What is Venture Capital
Venture capital (otherwise known as VC) is a type of private equity capital provided to early-stage and high-potential, growth companies. The ultimate objective is to generate a return through a “liquidity” event such as an IPO or trade sale of the company. VC investments are usually made in the form of cash in exchange for preference shares in the invested company.
A venture capitalist can be an individual or investment firm that makes venture investments. These venture capitalists are expected to provide their managerial and technical expertise along with capital to the invested companies.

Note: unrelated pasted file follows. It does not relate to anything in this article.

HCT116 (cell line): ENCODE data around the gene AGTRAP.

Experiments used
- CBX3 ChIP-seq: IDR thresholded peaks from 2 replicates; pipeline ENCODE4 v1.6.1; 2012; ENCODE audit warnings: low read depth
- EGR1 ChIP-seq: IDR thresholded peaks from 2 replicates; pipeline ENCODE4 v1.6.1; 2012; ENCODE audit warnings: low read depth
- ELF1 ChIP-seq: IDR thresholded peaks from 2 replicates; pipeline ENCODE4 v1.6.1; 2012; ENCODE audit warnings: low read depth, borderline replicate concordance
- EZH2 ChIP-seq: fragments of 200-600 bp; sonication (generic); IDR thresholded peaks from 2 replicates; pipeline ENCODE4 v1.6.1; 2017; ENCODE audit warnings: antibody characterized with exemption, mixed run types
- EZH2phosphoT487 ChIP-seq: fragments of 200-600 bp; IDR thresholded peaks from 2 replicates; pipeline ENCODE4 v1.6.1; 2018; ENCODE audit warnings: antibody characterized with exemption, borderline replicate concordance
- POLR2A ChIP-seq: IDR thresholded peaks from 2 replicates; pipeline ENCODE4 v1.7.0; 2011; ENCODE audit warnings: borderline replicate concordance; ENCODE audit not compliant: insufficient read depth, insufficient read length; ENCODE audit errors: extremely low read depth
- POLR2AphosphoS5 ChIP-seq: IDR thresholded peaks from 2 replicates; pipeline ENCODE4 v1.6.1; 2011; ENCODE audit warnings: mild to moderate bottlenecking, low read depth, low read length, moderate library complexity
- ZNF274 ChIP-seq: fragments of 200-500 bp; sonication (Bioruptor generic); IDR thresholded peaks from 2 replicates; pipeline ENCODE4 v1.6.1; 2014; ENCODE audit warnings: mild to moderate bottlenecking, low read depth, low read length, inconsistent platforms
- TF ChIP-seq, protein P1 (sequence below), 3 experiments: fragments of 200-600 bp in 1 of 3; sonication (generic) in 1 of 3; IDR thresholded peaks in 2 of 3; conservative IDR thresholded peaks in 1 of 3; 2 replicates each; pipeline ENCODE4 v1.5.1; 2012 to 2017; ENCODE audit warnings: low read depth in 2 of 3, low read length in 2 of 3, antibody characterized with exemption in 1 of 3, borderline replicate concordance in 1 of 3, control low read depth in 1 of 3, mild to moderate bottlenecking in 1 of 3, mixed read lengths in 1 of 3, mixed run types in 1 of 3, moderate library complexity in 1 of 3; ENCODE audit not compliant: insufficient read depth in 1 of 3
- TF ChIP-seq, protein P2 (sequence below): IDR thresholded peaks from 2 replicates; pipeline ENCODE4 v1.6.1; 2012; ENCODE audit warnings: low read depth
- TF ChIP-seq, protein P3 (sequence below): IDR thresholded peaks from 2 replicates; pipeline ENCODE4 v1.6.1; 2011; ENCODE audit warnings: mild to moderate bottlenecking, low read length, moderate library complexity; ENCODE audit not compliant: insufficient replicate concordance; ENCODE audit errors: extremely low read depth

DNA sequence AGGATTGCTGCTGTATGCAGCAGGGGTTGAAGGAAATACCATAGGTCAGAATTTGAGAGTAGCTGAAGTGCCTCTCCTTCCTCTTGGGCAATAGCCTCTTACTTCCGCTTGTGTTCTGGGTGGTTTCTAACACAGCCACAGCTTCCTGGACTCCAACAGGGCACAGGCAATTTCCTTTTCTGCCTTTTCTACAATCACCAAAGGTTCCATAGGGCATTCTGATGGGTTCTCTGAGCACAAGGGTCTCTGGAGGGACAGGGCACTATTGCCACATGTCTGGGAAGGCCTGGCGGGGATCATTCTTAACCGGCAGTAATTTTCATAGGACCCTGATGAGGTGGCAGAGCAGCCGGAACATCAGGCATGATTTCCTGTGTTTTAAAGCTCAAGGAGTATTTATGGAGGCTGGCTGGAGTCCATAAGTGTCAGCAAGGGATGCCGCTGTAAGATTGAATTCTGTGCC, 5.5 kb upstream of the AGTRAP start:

A VC fund refers to a pooled investment vehicle (often an LP or LLC) that primarily invests the financial capital of third-party investors in enterprises that are normally considered too risky for the typical financial institutions.
Hence, new companies with limited operating history, which are too small to raise capital in the public markets and not sufficiently mature to secure a bank loan or complete a debt offering will find VC funding a highly appealing option.
In exchange for the high risk that venture capitalists undertake when investing in smaller and less mature companies, venture capitalists have a significant influence on company decisions.